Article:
I’ll end with two pictures of a delightful old weather-depainted Queen Anne style house I gaped at in Newdale today. The lovely gables with elaborate carved bargeboards and the over window and door detailing make this almost ghostly pile extra special. I wonder if it glows in the dark? It has a little satellite dish!

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Marshall Family Cemetery

Reid Dickie

Halfway up the side of wind-swept Big Muddy Valley in extreme southern Saskatchewan sits the Marshall family cemetery. Forty-one people, all related to James Marshall, are buried there. He was a member of the North West Mounted Police and, later, one of the first large ranchers in the Big Muddy district. The view from the cemetery is marvellous as the valley stretches for miles in both directions. Join me there on video.

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Along Saskatchewan Roads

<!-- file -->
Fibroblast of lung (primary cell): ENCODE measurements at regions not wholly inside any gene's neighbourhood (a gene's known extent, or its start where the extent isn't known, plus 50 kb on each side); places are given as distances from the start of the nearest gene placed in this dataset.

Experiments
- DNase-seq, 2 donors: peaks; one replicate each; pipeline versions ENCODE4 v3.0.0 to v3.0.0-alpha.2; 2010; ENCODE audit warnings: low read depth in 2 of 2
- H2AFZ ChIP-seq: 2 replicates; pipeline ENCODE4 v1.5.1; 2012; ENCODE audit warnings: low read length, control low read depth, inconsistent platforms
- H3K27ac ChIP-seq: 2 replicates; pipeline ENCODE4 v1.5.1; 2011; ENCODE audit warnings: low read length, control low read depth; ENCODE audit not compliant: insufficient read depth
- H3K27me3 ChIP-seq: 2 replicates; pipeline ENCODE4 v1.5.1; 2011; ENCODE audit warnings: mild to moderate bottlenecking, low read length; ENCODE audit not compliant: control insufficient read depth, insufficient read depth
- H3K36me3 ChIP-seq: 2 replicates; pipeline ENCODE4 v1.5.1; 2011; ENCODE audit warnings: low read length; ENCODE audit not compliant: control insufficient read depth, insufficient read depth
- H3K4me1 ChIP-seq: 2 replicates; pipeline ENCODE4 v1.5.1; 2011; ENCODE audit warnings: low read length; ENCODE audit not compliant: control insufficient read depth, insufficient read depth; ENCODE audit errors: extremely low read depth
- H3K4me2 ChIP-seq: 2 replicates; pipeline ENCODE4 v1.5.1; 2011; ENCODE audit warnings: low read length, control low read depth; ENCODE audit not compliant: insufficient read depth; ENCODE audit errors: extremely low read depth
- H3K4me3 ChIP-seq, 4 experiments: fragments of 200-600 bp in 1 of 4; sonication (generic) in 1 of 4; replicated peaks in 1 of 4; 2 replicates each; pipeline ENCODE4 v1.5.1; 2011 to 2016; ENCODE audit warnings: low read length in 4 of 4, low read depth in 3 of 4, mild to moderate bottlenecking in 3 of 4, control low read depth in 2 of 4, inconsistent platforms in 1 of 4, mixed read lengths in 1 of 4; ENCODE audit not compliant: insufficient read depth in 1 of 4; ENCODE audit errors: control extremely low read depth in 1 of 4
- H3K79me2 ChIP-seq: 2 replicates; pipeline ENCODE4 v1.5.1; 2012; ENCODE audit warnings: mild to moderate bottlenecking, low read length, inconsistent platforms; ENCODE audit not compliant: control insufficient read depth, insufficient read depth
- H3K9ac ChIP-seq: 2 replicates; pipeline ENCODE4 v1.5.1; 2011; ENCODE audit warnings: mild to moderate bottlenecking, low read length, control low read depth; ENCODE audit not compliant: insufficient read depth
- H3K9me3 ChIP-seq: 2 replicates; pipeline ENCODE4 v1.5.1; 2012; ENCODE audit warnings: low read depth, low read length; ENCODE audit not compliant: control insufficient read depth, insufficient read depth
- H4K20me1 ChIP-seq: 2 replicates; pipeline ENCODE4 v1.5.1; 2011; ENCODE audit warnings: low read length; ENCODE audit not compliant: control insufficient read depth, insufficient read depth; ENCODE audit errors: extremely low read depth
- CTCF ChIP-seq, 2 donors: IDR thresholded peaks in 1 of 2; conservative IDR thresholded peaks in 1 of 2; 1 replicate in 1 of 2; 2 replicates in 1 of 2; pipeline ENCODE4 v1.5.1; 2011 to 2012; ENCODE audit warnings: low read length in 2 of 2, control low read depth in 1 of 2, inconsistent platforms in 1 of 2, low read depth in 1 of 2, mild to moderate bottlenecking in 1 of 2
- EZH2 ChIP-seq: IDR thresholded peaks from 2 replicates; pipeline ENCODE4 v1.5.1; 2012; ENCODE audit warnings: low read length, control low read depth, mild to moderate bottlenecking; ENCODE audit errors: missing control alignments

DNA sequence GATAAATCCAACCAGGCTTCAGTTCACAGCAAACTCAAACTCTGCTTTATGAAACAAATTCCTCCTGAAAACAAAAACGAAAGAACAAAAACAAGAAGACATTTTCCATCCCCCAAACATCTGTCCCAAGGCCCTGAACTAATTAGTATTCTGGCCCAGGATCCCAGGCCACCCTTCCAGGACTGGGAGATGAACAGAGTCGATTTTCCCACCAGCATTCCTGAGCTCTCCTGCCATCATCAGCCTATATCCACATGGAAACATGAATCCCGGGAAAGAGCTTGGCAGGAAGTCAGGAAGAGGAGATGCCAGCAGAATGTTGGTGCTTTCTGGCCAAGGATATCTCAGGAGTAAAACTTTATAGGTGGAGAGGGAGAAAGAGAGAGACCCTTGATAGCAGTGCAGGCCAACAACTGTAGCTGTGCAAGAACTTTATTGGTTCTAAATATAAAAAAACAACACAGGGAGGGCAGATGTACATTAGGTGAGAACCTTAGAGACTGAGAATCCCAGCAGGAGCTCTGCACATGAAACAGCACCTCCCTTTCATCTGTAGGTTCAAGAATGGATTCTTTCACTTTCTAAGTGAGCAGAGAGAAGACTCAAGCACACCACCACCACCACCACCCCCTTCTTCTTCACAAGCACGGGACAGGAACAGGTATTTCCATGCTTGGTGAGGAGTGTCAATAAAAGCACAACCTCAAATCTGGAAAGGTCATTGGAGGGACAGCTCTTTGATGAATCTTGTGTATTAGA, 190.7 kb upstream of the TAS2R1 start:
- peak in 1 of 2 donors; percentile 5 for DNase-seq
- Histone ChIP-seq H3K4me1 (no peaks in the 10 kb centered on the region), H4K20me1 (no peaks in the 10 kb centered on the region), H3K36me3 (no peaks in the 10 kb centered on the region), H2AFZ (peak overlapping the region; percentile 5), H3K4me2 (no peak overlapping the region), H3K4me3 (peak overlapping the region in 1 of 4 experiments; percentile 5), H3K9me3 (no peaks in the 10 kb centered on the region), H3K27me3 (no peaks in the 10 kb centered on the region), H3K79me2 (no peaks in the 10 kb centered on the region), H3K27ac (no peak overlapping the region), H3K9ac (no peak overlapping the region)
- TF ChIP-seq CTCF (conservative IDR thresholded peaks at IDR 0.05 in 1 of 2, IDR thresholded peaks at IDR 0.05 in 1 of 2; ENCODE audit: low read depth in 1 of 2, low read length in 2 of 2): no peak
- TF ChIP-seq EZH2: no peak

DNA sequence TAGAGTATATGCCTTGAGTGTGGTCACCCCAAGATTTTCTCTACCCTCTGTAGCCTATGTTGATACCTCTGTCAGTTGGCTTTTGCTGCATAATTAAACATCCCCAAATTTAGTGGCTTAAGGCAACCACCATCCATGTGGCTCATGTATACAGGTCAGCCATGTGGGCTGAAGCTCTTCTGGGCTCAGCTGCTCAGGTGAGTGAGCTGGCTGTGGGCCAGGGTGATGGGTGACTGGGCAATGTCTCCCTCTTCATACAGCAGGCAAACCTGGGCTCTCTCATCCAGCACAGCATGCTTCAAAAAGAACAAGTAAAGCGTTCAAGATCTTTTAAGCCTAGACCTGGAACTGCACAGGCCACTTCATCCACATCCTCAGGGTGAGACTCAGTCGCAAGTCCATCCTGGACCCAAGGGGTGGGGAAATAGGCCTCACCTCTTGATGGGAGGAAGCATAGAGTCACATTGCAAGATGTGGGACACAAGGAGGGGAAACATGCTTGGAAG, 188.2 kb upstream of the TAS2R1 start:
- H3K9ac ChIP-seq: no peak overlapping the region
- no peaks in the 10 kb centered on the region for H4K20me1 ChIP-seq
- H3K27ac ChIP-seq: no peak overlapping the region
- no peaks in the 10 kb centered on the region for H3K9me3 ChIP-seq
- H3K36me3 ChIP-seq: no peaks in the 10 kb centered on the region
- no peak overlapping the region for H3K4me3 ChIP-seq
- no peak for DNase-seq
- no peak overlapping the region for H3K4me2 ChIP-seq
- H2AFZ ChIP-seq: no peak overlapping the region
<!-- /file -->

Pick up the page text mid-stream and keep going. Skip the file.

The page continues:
Reid Dickie

Visible for miles, this white beacon is, in fact, Weyburn, SK’s original water tower. It stands atop Signal Hill. Learn its history.

A couple of shots of Chapel Grove Cemetery just north of Minton, SK along Hwy #6.

By consulting the weather rock, they know what the weather is like at the Country Boy Motel in Coronach, SK. The motel’s website is completely appropriate, including the flubbed slogan “Your Home from Home”! Another weird motel sleep.

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12 MANITOBA CHURCHES

12 MANITOBA CHURCHES

DAY 1

St Paul’s Anglican Church East of Poplar Point on Hwy #26

A humble beginning by the side of the road.

    Lovely little Gothic-influenced St. Paul’s Anglican Church, in the Parish of Baie St. Paul, officially opened in October 1910. An ambitious project for a small congregation, it took six years of creative fundraising to building the wood-frame church. Many original objects can still be found in the church including the Bible, chalice and plate, linens, baptismal bowl and book rest. Gothic touches are the pointed windows with delicate tracery and the steep roof pitch. The wooden roof cresting is unusual.

     An open bell tower topped with a short spire and wooden cross was restored in 1993. The church sits right next to the highway on the north side. There is a small cemetery on the west side of the church.